3. just because she was signed that doesnt mean that she will become famous for having a label. SHE WAS AN UNDISCOVERED ARTIST and now that she is finally getting something out of what she loves to do she is getting critized. im pretty sure that she worked hard to get to where she is right now just as much as the journalists who wrote this article to get a contraversial topic to get attention

  4. i don’t think a record label would spend so much time and effort on a singer who hasn’t even release a single let alone an album and utimately it was her own effort and talent that made her such a phemenon.

  5. Astroturf my ass!

    I first found Marie’ on the net doing a vanity search for my name in 2005. I loved her work and asked her permission to post a link on my website to her MySpace page.

    Over the last few years I’ve had many contacts asking about Marie’.

    A recent one came from a friend of a friend who books talent for a major New York City hotel. he first heard of Marie’ on my website, when he went there to listen to my interview of Donna Coney Island. He wanted to contact her for a booking in NYC.

    Did you do any research before slamming this wonderfully talented young woman.

    She is making it because of a voice that spells love at first verse.

    Your pal,
    Horace J. Digby (no relation)
    Setting the record straight!

  6. The Wall Street Journal got this story wrong.

    Marie Digby herself says the idea of using youtube was entirely her own, and the timing of her videos coincides with her story.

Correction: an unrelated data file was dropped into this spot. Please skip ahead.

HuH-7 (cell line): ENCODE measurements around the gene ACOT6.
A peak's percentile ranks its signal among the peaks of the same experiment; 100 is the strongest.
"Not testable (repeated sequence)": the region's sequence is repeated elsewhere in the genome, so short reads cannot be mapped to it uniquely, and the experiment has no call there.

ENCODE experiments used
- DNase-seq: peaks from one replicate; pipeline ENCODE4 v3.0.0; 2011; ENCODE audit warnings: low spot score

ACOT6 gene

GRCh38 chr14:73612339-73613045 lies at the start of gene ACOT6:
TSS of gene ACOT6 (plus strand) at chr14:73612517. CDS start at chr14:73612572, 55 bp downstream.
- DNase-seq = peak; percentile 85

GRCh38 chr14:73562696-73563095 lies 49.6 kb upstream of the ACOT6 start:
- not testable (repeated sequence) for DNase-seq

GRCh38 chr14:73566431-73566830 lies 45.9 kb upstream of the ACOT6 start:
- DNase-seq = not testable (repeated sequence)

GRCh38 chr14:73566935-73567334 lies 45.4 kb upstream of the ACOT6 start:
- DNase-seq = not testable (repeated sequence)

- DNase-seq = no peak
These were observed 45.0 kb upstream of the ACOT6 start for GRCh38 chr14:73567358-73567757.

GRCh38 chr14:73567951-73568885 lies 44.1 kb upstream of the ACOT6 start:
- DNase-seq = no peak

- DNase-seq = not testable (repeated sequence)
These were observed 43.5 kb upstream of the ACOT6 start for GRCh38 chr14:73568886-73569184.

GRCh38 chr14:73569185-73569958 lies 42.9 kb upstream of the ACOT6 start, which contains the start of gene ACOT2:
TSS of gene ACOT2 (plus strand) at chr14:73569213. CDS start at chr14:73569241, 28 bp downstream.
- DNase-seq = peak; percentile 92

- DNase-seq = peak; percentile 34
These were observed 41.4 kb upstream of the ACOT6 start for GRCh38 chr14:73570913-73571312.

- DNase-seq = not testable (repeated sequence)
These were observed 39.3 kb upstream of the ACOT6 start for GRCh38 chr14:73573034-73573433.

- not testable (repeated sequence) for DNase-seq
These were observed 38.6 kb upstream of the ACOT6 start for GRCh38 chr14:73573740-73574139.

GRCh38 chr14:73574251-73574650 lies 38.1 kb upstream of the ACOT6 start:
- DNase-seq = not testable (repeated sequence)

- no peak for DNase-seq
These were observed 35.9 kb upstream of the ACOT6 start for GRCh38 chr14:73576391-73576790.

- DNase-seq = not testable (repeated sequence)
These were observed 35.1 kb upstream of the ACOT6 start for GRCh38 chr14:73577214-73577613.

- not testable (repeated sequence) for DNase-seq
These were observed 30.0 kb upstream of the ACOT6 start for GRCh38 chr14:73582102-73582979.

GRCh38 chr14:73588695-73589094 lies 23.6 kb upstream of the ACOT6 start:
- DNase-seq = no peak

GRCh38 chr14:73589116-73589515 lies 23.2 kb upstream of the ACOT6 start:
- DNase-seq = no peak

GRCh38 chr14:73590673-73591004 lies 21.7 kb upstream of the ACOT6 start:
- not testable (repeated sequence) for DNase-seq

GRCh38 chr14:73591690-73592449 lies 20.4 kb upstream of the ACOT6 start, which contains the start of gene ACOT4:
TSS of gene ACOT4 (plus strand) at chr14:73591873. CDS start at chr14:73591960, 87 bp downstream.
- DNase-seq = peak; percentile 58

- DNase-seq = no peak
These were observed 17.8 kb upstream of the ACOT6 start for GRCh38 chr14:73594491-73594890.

Note also, the Wall Street Journal article contained factual errors. The post they cited as typical was not representative of what the vast majority of people in the topic. Most were thrilled for Marie.

    Marie Digby never lied. There is no comparison to the lonelygirl case, and by the way, she didn’t lie either, at least not as far as I have seen.

    It always struck me that there is a special term in journalists, i.e. “Investigative journalism.”

    Here’s the other, more accurate side of the story in Marie Digby’s own words.

  7. I have since found more information, and will update what I wrote above.

    The Wall Street Journal article was wrong. There was no deception. The article, using the term, “feigning amateur status” attempted to disparage Marie Digby, however, there is no indication she feigned anything. By all appearances, Marie Digby has always been herself.

    The article stated:
    “Ms. Digby’s MySpace and YouTube pages don’t mention Hollywood Records. Until last week, a box marked “Type of Label” on her MySpace Music page said, “None.”